Founder of Parley for the Oceans, Cyrill Gutsch, was rewarded the Special Recognition Award for Innovation at the British Fashion Council’s annual awards Monday night. He got the award for his work with recycling plastics recovered from the ocean, that has then ended up as new products in brands such as Adidas and Stella McCartney, The Current Daily reports.
“The planet is broken, the oceans are nearly dead and we need a dream of a magic blue universe that is well protected – something that we actually fight for together,” he said when recieving his award.
And Cyrill Gutsch is a firm believer in the power of fashion in the fight against climate change. A couple of weeks ago, he said to Vouge:
“Fashion has the power to change people’s minds in a very quick way. It has a big role to play in environmentalism, because it [speaks to] people on an emotional and instinctual level. It speaks to desire and beauty, and allows us to convey this very serious message about the fragility of the planet in a way that isn’t preachy. It’s positive. And it’s fast.”
Swedish fashion chains Kapp-Ahl and H&M along with Peak Performance, are supporting the UN ”Fashion Industry Charter on Climate Action” with its own local initiative. With ”Swedish Textile Initiative For Climate Action” (STICA) they commit to reducing their climate impact with at least 30 percent by 2030. To reach this goal they are creating a platform for ”knowledge sharing, collaboration and reporting”, as stated in a press release. They also invite other textile companies to join them.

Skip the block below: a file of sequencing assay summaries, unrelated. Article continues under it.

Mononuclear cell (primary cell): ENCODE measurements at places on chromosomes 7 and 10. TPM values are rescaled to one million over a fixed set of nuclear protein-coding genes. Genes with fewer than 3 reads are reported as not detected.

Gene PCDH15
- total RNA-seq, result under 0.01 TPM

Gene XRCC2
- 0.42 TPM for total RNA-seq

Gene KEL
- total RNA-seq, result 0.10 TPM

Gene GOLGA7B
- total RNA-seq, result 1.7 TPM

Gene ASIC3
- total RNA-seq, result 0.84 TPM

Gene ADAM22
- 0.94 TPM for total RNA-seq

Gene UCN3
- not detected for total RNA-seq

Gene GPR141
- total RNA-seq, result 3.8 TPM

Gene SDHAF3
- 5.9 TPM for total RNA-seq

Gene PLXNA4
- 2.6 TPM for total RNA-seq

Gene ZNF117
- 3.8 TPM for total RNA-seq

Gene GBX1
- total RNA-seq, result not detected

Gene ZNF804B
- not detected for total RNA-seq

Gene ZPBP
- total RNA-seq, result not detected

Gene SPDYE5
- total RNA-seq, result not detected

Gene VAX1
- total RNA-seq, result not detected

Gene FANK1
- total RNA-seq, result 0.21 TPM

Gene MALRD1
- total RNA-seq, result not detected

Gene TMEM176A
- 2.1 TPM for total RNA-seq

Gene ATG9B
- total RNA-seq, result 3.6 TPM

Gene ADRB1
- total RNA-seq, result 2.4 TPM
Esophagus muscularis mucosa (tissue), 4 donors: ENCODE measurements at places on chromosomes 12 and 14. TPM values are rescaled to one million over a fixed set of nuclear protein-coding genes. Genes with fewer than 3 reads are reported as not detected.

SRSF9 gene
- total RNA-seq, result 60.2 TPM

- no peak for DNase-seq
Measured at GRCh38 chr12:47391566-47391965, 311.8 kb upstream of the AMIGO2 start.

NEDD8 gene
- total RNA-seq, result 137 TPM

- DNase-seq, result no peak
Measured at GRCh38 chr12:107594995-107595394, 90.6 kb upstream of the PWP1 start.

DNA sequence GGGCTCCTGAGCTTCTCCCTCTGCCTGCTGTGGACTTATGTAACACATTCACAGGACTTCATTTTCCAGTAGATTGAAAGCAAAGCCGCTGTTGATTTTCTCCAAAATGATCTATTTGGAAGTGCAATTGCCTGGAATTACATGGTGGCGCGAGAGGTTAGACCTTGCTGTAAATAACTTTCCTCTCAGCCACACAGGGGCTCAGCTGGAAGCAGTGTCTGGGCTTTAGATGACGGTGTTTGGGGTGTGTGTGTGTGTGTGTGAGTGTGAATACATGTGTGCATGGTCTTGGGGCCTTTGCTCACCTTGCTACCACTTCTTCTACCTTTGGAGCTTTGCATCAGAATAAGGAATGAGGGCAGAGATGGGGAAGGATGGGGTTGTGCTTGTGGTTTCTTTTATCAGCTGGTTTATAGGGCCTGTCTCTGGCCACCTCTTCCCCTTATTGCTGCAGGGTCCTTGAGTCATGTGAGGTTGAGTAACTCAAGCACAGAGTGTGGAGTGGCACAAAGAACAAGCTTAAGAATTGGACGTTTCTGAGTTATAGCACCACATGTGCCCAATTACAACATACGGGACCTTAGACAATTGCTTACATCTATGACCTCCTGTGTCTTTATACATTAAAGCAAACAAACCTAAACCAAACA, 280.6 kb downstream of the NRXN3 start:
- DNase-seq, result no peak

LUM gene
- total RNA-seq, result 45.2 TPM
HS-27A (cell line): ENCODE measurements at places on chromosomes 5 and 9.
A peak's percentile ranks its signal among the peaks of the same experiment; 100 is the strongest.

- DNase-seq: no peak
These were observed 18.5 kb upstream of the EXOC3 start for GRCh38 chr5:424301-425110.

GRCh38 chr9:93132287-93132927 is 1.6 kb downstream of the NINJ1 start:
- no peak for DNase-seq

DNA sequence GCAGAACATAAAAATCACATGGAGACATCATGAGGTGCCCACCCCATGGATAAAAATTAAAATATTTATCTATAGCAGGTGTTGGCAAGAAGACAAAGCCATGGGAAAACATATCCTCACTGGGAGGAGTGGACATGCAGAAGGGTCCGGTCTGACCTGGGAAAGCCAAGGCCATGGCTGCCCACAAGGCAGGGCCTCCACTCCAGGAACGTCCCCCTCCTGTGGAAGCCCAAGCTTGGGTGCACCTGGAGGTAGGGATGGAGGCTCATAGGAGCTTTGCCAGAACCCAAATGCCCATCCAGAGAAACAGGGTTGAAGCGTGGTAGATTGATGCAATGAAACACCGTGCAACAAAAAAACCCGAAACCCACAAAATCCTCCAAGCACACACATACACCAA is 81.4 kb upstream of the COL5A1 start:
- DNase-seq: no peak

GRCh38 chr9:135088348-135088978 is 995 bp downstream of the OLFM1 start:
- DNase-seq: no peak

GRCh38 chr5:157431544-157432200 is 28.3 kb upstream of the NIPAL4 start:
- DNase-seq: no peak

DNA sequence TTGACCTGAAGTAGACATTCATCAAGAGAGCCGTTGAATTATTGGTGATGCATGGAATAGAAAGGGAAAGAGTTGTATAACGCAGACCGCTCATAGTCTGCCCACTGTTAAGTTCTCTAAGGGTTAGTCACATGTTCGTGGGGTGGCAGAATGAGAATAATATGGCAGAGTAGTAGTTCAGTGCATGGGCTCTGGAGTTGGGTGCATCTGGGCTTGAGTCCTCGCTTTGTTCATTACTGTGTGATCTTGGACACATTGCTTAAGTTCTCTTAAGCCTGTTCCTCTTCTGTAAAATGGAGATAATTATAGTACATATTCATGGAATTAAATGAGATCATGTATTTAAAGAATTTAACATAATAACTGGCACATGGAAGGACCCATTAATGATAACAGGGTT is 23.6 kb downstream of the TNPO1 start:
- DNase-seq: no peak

UN’s Fashion Industry Charter on Climate Acton is being launched today at COP24 in Katowice, Poland.
With Stella McCartney Cares Pink, the brand took a stand against breast cancer. Now, the brand is launching Stella McCartney Cares Green, which focuses on supporting and educating the fashion industry in sustainability. With this project they want to sponsor a shift in attitudes and practices on materials innovation, sustainable design, circular economy and animal welfare.
Among the actions planned are an open source information platform to help businesses, students and policy makers fight for change. There will also be scholarships and support to new designers and plans to educate the industry in how technology could help spur sustainability on.
When speaking at Business of Fashion’s Voices conference recently, Stella McCartney also revealed a collaboration between the brand and the UN; namely a charter with 16 commitments to help fashion businesses curb the damage they’re doing to the planet. The full charter will be launched at COP24 in Poland on December 10, The Current Daily reports.